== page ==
Today’s session was once again focused on games based learning and computing. Having spent quite a lot of time exploring Scratch last week I felt confident enough to move on and try something new. After browsing through several of Helen’s suggested links on the class blog my partner and I decided to have a closer look at Kodu. The general principle of Kodu is similar to that of Scratch as it is another visual programming language that allows you to create your very own game without ever having to actually type any code. However instead of using coding blocks you program your game by selecting visual tiles for a condition (WHEN) and an action (DO).
Kodu’s simple layout and cute characters are very child friendly however like Scratch it definitely isn’t as simple as it first seems! My partner and I followed this handy youtube tutorial to create our apple collecting game however Kodu itself has several in built tutorials that allow you to develop a better understanding of the tool and its potential before you begin. Initially we followed the online guidance to the letter however once we had created the basic game we began to experiment with different features and were able to customise it, adding hills and trees, to create something a little bit different. The aim of the game is to use the arrow keys on the keyboard to direct your Kodu (the sprite) to eat all of the apples whilst avoiding the rocks that are scattered about the landscape. There are also several coins dotted about that can be collected to score extra points!
I feel that the main purpose for using kodu within the classroom would be to introduce children to the key concepts of computing however it could definitely also be linked to other curriclum areas. The game we created today was designed to link with a healthy eating theme as you score points by eating encouraging the kudo to eat healthy snacks; however the tool could also provide a brilliant opportunity for creative writing if the children were tasked with designing a magical landscape that they could later use as a story setting within a Literacy session. Kodu could even be used to explore different types of terrain and therefore linked to Geography!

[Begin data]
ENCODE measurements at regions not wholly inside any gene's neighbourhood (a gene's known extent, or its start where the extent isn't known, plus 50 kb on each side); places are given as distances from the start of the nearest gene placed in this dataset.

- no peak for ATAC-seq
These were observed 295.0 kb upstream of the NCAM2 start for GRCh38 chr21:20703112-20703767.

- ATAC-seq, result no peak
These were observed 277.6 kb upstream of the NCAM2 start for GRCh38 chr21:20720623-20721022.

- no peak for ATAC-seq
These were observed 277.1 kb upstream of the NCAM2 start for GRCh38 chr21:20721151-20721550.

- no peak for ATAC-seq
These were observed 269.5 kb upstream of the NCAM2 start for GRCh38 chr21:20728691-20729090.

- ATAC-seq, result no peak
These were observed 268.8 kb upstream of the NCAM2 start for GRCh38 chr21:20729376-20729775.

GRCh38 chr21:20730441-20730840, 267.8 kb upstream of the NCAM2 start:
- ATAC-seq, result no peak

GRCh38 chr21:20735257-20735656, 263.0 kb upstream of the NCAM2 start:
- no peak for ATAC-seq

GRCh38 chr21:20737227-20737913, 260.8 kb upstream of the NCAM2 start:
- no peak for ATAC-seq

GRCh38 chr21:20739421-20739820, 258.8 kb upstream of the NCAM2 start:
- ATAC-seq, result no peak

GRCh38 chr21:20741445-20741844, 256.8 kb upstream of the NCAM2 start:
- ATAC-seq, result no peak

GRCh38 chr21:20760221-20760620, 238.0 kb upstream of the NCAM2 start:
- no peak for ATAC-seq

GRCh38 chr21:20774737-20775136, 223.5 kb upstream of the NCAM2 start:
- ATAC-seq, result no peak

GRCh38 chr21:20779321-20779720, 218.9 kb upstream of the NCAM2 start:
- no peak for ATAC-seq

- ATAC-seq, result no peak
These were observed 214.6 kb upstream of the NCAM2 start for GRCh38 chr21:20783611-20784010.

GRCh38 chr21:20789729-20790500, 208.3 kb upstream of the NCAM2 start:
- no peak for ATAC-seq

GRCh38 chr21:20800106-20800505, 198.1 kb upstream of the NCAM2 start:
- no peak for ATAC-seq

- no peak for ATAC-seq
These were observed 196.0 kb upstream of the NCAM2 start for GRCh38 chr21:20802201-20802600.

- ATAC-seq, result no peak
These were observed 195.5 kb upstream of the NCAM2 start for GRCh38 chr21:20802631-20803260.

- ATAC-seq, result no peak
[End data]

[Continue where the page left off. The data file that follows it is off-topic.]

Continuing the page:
I personally feel that Scratch and Kodu are both great ways of introducing children to the basics of programming whilst also encouraging them to think methodically, however having now explored both I thought it would be helpful to do a round up of the similarities and and differences between the two below!
- both provide a simple, visually attractive intoduction to programming without complex coding syntax
- both allow you to share your finished game on their website
- both have in built tutorials however Kodu offer a slightly wider range
- both are quite complex and would require you to intoduce new controls gradually to avoid overwhelming children
- Both are free!
- Scratch is fundamentally 2D whereas Kodu allows the user to create a 3D world
- Scratch introduces the user to more complex coding concepts such as loops
- Kodu games can be played on an Xbox whereas Scratch cannot
- Scratch games can be embedded into blogs etc whereas Kodu games cannot- unfortunately you have to download Kudo before you can even play the game on their website!
If I really had to pick a favourite I would most probably go for Kodu as I think it is slightly more straightforward; however I encourage you to check them both out and decide for yourself!
Bye for now…